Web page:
Multiple rounds of Sino/US trade talks failed over unacceptable Trump regime demands and aims.
They’re unrelated to the bilateral trade imbalance—caused by corporate America shifting operations to China and other low-wage countries.
They and US policymakers are to blame, not recipient countries.
Another round of US/China talks are scheduled for October 10 in Washington, impasse likely to continue—ahead of an October 15 Trump regime deadline for imposing new US tariffs on $250 billion worth of Chinese imports—from 25 to 30%.
Earlier talks were followed by US tariff increases, not progress on resolving bilateral differences—this time likely to be no different.
At the same time, the Trump regime imposed new tariffs on $7.5 billion worth of European commercial aircraft, agricultural, and industrial goods—ranging from 10–25%, effective October 18.
Brussels will surely retaliate in kind, imposing duties on US imports. Escalated US tariffs war on two fronts comes as global economic conditions are softening, the worst time, likely to weaken things further.
Last March, the study for the US Chamber of Commerce estimated that protracted Sino/US trade war could cut US economic growth by $1 trillion over the next decade.
An analysis by the Rhodium Group found that US tariffs up to 25% on $200 billion worth of Chinese imports would negatively impact US GDP, investments, employment and inflation—the US tech sector to be one of the hardest hit.
US tariffs up to 25% or higher on all Chinese imports would make things much worse—where things may be heading as bilateral impasse continues.
China’s economy is also negatively affected, its growth slowing. In Q II, it was at the lowest year-over-year increase in at least the past 27 years.
On Tuesday, the World Trade Organization (WTO) cut its April global trade forecast from 2.6% to 1.2%. For 2020, it estimates 2.7% global growth, down from an earlier 3% estimate.
It cited protracted Sino/US trade war and a broad global economic slowdown, a WTO statement saying, “The darkening outlook for trade is discouraging but not unexpected. Beyond their direct effects, trade conflicts heighten uncertainty,” adding, “Job creation may also be hampered as firms employ fewer workers to produce goods and services for export.”
If US trade tensions with China and Europe escalate, the above forecast could be revised much lower, Brexit uncertainty another negative factor, causing UK investment to slump.
Global recession seems likely. Industrial giant Germany, Europe’s largest economy, is currently in recession. So is Italy.
Brazil, Latin America’s largest economy, appears slipping into negative growth, Argentina already in sharp downturn, its GDP forecasted to shrink around 3% this year, inflation at 55% hitting ordinary people hard.
In September, US manufacturing slumped to the lowest level since June 2009, things likely to worsen if US trade wars continue and escalate.
Weakness in the US, China and Germany negatively affect global economic conditions. At 41%, the new US export orders index was at its lowest level since March 2009, the bottom of financial crisis conditions.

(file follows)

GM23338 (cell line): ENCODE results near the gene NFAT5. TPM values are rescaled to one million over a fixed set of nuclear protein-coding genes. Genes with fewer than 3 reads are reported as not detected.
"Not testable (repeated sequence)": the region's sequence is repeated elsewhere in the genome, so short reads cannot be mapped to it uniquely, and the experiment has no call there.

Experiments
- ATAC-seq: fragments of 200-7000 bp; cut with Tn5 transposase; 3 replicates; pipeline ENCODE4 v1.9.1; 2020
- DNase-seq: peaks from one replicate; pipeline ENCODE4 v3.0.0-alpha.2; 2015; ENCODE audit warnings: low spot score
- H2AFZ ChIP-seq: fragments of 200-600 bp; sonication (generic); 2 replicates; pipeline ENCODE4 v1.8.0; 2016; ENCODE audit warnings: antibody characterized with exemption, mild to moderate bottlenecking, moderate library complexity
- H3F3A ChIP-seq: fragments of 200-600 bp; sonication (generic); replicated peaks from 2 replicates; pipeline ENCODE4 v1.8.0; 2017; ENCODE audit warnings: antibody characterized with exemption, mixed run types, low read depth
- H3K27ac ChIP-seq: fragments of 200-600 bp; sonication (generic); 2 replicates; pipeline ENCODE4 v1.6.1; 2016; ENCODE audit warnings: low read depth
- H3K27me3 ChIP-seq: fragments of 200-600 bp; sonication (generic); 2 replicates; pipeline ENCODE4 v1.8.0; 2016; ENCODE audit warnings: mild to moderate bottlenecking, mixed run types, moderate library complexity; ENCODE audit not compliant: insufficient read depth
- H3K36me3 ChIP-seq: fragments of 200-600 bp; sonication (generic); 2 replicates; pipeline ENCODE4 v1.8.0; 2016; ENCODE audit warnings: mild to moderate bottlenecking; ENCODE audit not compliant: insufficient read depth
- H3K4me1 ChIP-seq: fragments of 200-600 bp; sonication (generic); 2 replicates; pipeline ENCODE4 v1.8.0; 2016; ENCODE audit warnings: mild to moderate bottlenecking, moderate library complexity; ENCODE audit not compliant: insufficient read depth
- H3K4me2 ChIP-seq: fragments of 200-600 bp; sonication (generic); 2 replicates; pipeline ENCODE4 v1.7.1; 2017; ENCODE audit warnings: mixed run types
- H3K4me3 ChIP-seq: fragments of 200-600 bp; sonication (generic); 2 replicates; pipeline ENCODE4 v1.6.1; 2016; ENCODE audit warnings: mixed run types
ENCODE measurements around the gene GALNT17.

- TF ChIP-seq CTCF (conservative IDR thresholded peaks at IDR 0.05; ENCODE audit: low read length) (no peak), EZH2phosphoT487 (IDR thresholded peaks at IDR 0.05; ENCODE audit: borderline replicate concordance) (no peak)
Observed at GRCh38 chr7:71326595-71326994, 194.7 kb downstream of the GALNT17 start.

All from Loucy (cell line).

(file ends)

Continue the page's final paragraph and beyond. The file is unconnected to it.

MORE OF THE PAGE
In 2019, global container shipping rates are down 34%—43% down year-over-year in September, forcing carriers to cut back sharply, according to FreightWaves.
Global economic deterioration is worse than since the onset of the 2008-09 Great Recession.
Two days of sharply down equity valuations on Wall Street do not a trend make. Yet October so far is the weakest Q IV start in the past decade, a worrisome sign if continues.
US/global slowdown appears increasing, bad news outweighing positive signs. US auto sales declined sharply in September.
Last week, economist John Williams said risks are “sharply elevated [for] a near-term stock market crash [because of] a confluence of unusual risk factors, either developing or already in play.”
He cited “increasingly unstable global political and economic conditions…trade and oil market turmoil, a still-deepening and unfolding US recession, [and] unstable Federal Reserve policies.
Interest rate cuts and quantitative easing (QE) won’t turn weakening economic conditions around.
Williams expects “major downside revisions to headline economic activity” ahead.
Main street never recovered from the decade-earlier recession, ordinary Americans still suffering from real unemployment at over 20%, the vast majority of US workers burdened with punishing underemployment.
The wealth gap between the nation’s privileged class and ordinary Americans is greatest since the late 19th/early 20th century gilded (robber barons) age.
Another severe protracted recession will likely further thirdworldize the US, more greatly exacerbating current ruler-serf conditions in the world’s richest country—serving privileged interests exclusively at the expense of most others.
Stephen Lendman lives in Chicago. He can be reached at email@example.com. His new book as editor and contributor is titled “Flashpoint in Ukraine: How the US Drive for Hegemony Risks WW III.” Listen to cutting-edge discussions with distinguished guests on the Progressive Radio News Hour on the Progressive Radio Network.